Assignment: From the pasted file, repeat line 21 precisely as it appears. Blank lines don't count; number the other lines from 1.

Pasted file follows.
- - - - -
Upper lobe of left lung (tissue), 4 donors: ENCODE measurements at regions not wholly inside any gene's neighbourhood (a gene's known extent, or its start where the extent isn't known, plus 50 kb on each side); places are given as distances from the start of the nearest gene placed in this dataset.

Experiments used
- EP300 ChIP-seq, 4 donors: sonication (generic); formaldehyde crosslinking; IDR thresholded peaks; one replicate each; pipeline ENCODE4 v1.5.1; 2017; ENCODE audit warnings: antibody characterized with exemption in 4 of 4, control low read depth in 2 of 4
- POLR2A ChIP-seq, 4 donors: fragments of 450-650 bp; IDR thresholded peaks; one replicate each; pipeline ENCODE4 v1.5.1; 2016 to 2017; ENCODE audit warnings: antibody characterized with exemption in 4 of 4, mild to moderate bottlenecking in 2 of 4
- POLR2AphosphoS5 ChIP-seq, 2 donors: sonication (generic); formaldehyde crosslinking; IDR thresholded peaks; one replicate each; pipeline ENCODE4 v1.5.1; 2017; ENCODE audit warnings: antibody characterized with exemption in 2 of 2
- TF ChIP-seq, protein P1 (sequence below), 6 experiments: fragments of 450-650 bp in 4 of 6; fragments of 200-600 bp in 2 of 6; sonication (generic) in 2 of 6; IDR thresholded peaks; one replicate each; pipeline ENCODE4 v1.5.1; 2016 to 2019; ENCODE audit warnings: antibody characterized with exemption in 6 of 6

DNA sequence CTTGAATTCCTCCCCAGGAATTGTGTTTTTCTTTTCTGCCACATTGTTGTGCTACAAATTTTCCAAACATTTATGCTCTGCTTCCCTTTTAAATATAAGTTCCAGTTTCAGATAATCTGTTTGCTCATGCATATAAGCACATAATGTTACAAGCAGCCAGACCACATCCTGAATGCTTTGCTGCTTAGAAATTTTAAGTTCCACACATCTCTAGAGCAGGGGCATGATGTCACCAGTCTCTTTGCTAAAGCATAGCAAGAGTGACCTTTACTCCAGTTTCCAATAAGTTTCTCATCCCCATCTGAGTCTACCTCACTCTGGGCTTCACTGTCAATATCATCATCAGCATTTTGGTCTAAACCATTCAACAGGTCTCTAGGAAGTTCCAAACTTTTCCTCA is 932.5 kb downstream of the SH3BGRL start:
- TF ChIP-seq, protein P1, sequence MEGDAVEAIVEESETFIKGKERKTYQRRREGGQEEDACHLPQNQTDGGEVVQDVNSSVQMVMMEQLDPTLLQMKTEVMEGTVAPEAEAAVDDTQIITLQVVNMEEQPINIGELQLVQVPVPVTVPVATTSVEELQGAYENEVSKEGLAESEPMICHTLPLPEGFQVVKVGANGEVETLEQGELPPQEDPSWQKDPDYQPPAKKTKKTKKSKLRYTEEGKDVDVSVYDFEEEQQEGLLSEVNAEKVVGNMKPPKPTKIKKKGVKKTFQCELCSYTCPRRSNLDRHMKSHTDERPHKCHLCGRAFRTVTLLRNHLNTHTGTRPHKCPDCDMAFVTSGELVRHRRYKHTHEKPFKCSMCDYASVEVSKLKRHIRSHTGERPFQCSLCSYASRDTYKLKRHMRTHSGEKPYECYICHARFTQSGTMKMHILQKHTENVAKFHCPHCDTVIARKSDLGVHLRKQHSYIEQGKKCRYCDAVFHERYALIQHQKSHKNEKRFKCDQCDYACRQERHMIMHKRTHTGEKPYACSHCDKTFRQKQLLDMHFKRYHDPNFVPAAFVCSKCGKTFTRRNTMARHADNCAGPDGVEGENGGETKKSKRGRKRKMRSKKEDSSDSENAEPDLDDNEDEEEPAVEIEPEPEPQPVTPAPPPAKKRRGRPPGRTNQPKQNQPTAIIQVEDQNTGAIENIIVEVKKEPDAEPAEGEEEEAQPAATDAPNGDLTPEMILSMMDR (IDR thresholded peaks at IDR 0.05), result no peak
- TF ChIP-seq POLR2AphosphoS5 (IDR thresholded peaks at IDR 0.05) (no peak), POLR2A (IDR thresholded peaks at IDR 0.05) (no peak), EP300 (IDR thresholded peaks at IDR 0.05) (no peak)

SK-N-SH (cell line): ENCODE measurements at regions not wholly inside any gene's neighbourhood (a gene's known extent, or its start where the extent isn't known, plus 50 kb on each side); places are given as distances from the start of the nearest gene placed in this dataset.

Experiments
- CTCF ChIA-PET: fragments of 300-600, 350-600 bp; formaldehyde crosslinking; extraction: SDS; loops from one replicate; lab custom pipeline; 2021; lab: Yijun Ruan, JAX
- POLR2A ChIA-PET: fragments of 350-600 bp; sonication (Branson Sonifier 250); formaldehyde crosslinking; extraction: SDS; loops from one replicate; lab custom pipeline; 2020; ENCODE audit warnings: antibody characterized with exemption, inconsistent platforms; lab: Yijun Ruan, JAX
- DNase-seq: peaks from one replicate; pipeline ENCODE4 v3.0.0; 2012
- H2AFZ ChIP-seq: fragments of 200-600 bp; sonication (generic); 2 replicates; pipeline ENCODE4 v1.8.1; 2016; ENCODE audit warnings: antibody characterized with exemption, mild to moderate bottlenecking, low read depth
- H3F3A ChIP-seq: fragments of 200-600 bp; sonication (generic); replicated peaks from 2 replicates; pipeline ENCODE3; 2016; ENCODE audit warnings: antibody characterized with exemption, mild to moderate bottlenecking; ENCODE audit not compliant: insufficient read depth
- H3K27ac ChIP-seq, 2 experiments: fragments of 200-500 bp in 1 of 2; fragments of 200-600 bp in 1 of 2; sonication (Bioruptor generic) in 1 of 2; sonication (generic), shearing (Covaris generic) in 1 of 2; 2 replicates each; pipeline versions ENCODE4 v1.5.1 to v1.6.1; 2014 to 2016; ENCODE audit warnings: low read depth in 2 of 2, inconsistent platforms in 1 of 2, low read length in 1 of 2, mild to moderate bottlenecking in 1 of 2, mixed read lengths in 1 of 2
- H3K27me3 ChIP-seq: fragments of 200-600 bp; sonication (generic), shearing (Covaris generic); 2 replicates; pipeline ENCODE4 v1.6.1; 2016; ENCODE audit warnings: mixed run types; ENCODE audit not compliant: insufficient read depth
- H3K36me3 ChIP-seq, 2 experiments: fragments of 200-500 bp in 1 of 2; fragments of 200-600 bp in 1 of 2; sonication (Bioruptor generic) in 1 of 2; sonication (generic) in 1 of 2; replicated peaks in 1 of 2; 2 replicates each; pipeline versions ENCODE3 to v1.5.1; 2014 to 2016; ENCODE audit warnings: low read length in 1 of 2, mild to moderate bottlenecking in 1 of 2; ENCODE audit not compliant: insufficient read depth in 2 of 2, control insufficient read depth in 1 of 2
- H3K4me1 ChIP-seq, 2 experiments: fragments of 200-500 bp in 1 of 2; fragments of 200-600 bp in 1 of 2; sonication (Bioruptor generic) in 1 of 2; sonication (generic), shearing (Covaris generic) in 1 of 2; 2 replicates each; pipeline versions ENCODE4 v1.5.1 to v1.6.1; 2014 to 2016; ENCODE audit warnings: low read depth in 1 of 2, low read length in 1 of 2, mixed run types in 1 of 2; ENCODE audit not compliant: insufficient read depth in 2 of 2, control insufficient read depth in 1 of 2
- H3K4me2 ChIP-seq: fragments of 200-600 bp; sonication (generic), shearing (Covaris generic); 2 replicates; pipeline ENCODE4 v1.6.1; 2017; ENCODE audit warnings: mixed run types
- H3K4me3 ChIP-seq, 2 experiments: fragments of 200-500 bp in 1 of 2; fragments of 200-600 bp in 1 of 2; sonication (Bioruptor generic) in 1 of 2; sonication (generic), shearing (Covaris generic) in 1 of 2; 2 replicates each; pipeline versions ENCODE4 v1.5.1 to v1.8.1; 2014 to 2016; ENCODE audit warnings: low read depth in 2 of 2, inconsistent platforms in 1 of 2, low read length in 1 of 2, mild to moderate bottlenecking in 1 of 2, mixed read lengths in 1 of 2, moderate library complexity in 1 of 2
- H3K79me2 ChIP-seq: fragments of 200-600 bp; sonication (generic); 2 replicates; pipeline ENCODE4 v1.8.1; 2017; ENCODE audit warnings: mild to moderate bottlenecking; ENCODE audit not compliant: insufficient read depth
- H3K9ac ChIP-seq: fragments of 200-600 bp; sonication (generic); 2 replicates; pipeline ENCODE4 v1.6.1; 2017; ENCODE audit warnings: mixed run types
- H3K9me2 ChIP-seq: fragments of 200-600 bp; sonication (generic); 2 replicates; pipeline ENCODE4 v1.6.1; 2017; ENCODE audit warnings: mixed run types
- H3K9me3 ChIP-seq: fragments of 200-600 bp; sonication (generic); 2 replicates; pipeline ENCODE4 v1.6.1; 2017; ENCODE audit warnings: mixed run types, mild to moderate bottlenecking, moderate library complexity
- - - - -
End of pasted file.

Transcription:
- H3K4me2 ChIP-seq: fragments of 200-600 bp; sonication (generic), shearing (Covaris generic); 2 replicates; pipeline ENCODE4 v1.6.1; 2017; ENCODE audit warnings: mixed run types